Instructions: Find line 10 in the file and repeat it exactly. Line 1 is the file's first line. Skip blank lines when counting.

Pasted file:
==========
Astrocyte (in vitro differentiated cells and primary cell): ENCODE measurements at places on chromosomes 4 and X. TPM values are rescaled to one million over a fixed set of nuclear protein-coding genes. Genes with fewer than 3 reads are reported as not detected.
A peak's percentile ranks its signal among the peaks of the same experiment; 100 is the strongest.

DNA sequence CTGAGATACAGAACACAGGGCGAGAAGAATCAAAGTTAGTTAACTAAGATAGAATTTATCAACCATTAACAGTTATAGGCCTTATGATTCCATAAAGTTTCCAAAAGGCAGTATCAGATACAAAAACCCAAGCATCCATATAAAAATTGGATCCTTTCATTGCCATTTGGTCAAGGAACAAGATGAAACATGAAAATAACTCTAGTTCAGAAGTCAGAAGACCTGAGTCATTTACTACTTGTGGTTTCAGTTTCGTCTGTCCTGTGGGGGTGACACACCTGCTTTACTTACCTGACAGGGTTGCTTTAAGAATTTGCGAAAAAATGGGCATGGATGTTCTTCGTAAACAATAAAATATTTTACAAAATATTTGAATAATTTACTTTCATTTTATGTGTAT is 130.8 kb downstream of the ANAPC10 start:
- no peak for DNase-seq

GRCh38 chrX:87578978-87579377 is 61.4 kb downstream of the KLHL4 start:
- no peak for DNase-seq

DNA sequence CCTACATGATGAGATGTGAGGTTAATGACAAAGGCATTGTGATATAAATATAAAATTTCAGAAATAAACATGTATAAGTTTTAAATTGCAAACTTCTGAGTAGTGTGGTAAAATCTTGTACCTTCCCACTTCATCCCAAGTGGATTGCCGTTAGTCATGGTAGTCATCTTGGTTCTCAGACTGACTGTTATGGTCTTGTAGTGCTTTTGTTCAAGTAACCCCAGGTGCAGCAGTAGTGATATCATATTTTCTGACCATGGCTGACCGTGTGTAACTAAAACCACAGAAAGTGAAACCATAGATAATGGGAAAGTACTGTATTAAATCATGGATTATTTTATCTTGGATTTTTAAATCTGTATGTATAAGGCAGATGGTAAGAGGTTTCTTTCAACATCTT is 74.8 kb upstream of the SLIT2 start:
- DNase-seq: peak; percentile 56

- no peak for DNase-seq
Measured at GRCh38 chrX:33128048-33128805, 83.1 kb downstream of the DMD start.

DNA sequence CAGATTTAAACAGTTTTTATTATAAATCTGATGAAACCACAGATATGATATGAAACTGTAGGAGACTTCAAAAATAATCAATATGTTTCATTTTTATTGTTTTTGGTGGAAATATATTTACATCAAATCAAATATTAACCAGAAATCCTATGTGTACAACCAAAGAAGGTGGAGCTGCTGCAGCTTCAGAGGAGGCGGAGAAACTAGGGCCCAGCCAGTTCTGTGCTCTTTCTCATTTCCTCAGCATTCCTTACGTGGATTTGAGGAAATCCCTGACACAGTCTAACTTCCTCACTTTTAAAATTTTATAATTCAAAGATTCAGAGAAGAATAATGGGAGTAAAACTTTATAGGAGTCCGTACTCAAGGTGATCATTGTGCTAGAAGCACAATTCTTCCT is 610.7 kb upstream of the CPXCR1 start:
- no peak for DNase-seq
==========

Measured at GRCh38 chrX:33128048-33128805, 83.1 kb downstream of the DMD start.